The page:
For our latest travel mag interview we meet Lucy Thackray, commissioning editor at the monthly Sunday Times Travel Magazine. Since completing her postgraduate diploma at Cardiff University, Lucy’s career has been absorbed by travel journalism, so it was only natural that we picked her brain about her ideal holiday and her magazine’s approach to travel.
Where are you today?
I am in grey London Bridge, in our offices! Sorry to disappoint – but I am counting down the 13 days until the blazing sunshine and crystalline bays of Corfu.
What was the first magazine you remember enjoying?
I was a devout reader of adolescent favourite Shout magazine – I was dying to be the subject of its makeover page, and I still appreciate how frank it was about everything from bad skin to boys and periods.
Tell us about your first holiday.
I can’t remember it! I know I was turning one, and that it was by a pebbly beach in the South of France. We used to go on lovely, low-key driving holidays into France, Spain, and Italy, often staying in family-friendly campsites such as Eurocamp and making loads of friends.
‘Sometimes my desk is like this’
Are you a beach holiday or city break person?
I love both equally, so ideally I’d combine them. My absolute favourite place in the world is Manhattan; conversely, I can’t think of anything I’d rather do on holiday than lie on a quiet, sandy beach with a good book. Next, I’d love to go to Cuba or Rio (both brilliant for combining the two).
What has been your worst holiday experience?
It’s an unpopular opinion, but I’ve never liked Paris. I find the sights over-subscribed, the people spectacularly unfriendly, and the food and drink both average and overpriced. It was all summed up on my last trip by one bar hostess looking us up and down before telling us there was ‘no room’ in the empty cocktail bar behind her…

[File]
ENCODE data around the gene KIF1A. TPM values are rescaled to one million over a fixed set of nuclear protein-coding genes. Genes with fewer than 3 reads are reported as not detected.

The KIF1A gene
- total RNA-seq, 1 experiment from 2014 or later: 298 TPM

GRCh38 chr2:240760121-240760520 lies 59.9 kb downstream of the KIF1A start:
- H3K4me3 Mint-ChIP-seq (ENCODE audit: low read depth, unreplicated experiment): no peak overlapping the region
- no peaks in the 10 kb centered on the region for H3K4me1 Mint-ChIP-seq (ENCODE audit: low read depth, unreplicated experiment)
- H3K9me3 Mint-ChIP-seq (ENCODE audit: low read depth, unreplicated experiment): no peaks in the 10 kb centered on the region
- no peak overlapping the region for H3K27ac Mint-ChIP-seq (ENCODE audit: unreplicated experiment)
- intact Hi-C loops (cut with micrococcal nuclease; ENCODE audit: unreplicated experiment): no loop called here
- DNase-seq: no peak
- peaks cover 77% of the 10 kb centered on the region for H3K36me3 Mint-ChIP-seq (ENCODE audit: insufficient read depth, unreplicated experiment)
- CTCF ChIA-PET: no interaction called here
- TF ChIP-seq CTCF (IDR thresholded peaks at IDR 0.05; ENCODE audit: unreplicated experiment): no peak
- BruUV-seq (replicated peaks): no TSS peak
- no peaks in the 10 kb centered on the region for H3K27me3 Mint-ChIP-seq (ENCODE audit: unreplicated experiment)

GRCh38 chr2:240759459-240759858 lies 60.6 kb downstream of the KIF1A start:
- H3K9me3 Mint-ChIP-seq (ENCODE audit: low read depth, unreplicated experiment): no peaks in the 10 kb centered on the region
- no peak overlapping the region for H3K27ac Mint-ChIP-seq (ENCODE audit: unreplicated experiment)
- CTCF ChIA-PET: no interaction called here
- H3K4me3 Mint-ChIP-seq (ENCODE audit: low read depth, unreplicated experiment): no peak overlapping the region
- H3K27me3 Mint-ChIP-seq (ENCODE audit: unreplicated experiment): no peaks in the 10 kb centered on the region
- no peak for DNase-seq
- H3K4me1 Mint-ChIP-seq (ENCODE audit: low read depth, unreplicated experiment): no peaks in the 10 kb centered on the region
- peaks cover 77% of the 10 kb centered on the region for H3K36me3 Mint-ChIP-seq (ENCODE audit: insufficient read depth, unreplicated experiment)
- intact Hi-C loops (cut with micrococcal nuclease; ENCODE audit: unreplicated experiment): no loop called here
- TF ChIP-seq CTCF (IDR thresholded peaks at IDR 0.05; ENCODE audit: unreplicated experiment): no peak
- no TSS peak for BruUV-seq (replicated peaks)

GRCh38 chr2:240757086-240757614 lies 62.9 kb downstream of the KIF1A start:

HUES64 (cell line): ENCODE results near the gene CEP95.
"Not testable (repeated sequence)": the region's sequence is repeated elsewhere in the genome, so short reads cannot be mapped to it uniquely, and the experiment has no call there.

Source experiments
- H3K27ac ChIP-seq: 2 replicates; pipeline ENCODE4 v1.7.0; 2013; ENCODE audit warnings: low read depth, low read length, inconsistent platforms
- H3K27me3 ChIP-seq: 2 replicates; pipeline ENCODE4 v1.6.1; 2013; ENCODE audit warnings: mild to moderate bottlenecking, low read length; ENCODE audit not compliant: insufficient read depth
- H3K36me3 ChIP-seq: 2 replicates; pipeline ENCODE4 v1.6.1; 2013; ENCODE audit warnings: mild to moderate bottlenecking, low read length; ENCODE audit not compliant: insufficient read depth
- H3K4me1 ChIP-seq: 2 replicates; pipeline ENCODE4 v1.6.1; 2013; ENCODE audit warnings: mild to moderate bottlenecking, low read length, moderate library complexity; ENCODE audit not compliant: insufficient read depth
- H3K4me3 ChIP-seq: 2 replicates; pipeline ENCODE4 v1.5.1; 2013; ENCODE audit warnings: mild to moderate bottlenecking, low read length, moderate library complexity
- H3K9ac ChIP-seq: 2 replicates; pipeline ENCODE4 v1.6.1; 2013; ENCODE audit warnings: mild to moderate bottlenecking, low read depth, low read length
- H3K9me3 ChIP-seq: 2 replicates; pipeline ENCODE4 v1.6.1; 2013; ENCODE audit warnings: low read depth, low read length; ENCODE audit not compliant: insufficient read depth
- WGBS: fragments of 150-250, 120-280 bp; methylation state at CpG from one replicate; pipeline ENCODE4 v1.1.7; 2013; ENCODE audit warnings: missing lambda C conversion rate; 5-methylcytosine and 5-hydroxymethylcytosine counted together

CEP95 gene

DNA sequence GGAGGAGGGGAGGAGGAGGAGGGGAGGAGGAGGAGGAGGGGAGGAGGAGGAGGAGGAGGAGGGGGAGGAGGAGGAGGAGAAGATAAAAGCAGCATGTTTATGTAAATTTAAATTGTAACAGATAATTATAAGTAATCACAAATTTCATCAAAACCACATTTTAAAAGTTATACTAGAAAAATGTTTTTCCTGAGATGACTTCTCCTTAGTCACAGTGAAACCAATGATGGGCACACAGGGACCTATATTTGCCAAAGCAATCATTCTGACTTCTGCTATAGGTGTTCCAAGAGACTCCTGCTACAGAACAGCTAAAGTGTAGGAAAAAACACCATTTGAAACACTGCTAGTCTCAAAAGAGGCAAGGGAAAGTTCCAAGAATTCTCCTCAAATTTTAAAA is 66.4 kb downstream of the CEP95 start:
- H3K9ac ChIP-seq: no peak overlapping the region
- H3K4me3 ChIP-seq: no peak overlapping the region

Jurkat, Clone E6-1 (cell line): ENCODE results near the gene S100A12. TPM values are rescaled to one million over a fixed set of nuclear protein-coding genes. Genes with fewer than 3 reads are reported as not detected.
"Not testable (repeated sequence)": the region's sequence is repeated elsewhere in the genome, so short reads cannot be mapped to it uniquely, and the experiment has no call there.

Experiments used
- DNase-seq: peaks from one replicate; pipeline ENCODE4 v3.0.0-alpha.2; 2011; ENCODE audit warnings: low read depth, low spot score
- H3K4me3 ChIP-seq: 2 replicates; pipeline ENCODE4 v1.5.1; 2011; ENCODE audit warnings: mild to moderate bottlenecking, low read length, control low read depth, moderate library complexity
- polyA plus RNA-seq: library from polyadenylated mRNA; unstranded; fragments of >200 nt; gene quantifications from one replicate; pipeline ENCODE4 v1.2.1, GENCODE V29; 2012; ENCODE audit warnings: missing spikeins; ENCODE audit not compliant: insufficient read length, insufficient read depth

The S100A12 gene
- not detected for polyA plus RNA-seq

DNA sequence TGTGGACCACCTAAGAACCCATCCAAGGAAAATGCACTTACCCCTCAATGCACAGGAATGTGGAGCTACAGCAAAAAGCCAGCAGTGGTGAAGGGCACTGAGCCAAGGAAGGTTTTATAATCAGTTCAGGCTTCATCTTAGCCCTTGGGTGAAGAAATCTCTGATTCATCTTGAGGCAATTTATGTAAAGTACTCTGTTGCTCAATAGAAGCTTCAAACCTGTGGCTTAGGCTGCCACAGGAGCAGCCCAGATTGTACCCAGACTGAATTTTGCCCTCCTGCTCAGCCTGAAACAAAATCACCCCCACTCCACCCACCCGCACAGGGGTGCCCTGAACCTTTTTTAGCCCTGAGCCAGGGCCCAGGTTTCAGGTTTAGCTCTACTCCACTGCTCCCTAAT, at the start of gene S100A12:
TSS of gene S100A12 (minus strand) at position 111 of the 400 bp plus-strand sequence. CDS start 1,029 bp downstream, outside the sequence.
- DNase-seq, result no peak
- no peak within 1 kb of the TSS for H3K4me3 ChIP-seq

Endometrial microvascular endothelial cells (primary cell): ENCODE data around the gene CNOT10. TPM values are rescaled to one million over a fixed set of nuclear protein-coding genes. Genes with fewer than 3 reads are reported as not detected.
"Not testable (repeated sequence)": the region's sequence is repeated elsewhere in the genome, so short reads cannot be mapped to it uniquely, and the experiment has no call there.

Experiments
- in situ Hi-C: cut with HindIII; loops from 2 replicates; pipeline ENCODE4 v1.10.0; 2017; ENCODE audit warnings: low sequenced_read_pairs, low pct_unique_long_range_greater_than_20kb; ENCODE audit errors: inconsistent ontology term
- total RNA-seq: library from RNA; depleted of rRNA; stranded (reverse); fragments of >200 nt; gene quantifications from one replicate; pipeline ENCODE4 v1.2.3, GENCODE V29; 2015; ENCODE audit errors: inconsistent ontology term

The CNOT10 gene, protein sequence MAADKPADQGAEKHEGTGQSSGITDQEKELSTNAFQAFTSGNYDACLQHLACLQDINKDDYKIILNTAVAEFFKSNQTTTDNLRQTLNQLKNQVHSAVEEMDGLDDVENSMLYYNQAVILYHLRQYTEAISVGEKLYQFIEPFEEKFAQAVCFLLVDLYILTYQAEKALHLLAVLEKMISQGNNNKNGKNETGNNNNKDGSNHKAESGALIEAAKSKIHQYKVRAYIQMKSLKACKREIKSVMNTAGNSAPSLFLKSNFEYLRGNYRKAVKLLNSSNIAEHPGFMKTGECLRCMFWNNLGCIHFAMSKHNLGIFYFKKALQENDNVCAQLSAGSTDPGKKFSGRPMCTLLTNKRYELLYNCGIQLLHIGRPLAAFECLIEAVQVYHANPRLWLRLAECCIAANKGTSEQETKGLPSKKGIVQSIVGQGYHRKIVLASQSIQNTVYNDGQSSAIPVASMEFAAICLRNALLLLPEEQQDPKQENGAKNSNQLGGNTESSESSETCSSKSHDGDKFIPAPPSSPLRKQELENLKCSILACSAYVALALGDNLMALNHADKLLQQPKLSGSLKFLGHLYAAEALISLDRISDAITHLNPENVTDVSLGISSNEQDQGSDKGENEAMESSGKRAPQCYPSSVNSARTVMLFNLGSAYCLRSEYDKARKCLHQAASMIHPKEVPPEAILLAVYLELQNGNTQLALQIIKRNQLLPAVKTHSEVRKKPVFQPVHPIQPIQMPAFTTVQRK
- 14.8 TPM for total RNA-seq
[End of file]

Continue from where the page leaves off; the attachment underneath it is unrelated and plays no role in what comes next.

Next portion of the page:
What is your magazine’s approach to travel?
We’re the realistic, authentic holiday magazine. Our readers don’t just want to play it safe with a big, gated, all-inclusive resort near the airport – they may want to drive a little further and find a quirkier or more prettily-situated indie hotel. They love venues or hotels with a story behind them and learning unusual facts about the local sights – the ones you’d never find in a guidebook.
They have a million and one different holiday needs (bargain city breaks for spring; three-generation family hols; that bucket-list trip to India or Japan) and we try to pre-empt every holiday query or fantasy they might have. On top of which, our writers are seasoned regional experts who really know their stuff – they (and we) don’t shy away from pointing out things to skip when they’re poor value, time-consuming or simply underwhelming.
Which holiday/trip from your magazine would you most like to experience?
Our next issue (October) has 20 pages of expert features on Brazil, and it definitely had me Googling flights and tours to Rio, Trancoso and the Amazon.
Which magazine(s) should people be taking away with them this summer?
Ours! One issue will give you solid ideas for your next UK mini-break, European city weekend and sun holiday all in one go. Culture wise, I also have a deep personal love for Vanity Fair, which I think is doing a brilliant job of reinventing itself and moving with the times while still staying glamorous and insider-y.
How closely tied is the magazine to the Sunday Times newspaper?
We are published by the Sunday Times but operate quite separately to it in terms of generating ideas. The brilliant Travel section you get inside your Sunday Times newspaper has more immediate travel news and offers; we’re more about long-term planning, with glossy photography and lovely leisurely reads. Readership-wise, it’s a very similar picture to the paper: 86% are ABC1 adults; the largest age bracket for us is 55-69 (34%), but that’s closely followed by 44-54 (24%) and 35-44 (21%).
Where will you be taking a break this year?
I’m going on a real holiday to Thailand with my parents and sister – still, at 31, my favourite people to holiday with. We’re going to eat a lot of massaman curry, swim in the sea and swap books. Bliss.